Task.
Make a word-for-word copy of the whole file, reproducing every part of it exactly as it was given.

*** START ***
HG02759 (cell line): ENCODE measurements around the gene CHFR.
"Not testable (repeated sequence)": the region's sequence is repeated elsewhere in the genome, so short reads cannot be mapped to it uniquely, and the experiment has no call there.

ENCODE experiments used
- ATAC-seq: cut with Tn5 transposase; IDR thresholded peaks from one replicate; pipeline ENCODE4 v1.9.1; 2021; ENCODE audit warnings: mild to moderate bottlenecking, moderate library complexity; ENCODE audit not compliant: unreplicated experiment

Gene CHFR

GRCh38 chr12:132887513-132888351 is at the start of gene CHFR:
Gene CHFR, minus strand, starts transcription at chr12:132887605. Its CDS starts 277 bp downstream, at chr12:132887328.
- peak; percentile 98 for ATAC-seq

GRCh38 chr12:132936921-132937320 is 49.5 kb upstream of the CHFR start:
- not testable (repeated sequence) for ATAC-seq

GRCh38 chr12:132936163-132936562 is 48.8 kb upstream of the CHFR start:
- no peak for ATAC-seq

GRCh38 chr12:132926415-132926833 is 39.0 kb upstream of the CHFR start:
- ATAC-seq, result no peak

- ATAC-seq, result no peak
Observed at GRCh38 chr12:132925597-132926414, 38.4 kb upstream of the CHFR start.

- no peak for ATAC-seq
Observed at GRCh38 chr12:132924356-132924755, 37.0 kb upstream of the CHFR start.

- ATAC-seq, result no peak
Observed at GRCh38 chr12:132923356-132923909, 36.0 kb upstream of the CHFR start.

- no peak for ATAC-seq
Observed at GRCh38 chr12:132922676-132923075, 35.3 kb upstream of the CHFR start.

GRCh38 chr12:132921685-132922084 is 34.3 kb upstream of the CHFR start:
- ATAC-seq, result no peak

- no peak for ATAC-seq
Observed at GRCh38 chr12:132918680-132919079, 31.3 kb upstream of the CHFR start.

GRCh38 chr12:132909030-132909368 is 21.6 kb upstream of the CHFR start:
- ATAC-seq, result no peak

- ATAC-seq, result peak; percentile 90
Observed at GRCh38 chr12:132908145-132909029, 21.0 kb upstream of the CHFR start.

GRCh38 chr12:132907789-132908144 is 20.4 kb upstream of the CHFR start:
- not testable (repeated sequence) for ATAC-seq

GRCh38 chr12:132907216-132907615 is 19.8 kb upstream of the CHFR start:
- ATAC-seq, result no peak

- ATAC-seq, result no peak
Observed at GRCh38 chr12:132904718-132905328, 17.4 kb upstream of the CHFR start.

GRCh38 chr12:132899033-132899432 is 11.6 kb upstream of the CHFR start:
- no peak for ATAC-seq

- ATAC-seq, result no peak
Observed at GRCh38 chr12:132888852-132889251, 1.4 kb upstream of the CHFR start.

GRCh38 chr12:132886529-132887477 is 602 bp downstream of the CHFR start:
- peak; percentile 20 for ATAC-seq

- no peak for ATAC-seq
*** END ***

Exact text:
HG02759 (cell line): ENCODE measurements around the gene CHFR.
"Not testable (repeated sequence)": the region's sequence is repeated elsewhere in the genome, so short reads cannot be mapped to it uniquely, and the experiment has no call there.

ENCODE experiments used
- ATAC-seq: cut with Tn5 transposase; IDR thresholded peaks from one replicate; pipeline ENCODE4 v1.9.1; 2021; ENCODE audit warnings: mild to moderate bottlenecking, moderate library complexity; ENCODE audit not compliant: unreplicated experiment

Gene CHFR

GRCh38 chr12:132887513-132888351 is at the start of gene CHFR:
Gene CHFR, minus strand, starts transcription at chr12:132887605. Its CDS starts 277 bp downstream, at chr12:132887328.
- peak; percentile 98 for ATAC-seq

GRCh38 chr12:132936921-132937320 is 49.5 kb upstream of the CHFR start:
- not testable (repeated sequence) for ATAC-seq

GRCh38 chr12:132936163-132936562 is 48.8 kb upstream of the CHFR start:
- no peak for ATAC-seq

GRCh38 chr12:132926415-132926833 is 39.0 kb upstream of the CHFR start:
- ATAC-seq, result no peak

- ATAC-seq, result no peak
Observed at GRCh38 chr12:132925597-132926414, 38.4 kb upstream of the CHFR start.

- no peak for ATAC-seq
Observed at GRCh38 chr12:132924356-132924755, 37.0 kb upstream of the CHFR start.

- ATAC-seq, result no peak
Observed at GRCh38 chr12:132923356-132923909, 36.0 kb upstream of the CHFR start.

- no peak for ATAC-seq
Observed at GRCh38 chr12:132922676-132923075, 35.3 kb upstream of the CHFR start.

GRCh38 chr12:132921685-132922084 is 34.3 kb upstream of the CHFR start:
- ATAC-seq, result no peak

- no peak for ATAC-seq
Observed at GRCh38 chr12:132918680-132919079, 31.3 kb upstream of the CHFR start.

GRCh38 chr12:132909030-132909368 is 21.6 kb upstream of the CHFR start:
- ATAC-seq, result no peak

- ATAC-seq, result peak; percentile 90
Observed at GRCh38 chr12:132908145-132909029, 21.0 kb upstream of the CHFR start.

GRCh38 chr12:132907789-132908144 is 20.4 kb upstream of the CHFR start:
- not testable (repeated sequence) for ATAC-seq

GRCh38 chr12:132907216-132907615 is 19.8 kb upstream of the CHFR start:
- ATAC-seq, result no peak

- ATAC-seq, result no peak
Observed at GRCh38 chr12:132904718-132905328, 17.4 kb upstream of the CHFR start.

GRCh38 chr12:132899033-132899432 is 11.6 kb upstream of the CHFR start:
- no peak for ATAC-seq

- ATAC-seq, result no peak
Observed at GRCh38 chr12:132888852-132889251, 1.4 kb upstream of the CHFR start.

GRCh38 chr12:132886529-132887477 is 602 bp downstream of the CHFR start:
- peak; percentile 20 for ATAC-seq

- no peak for ATAC-seq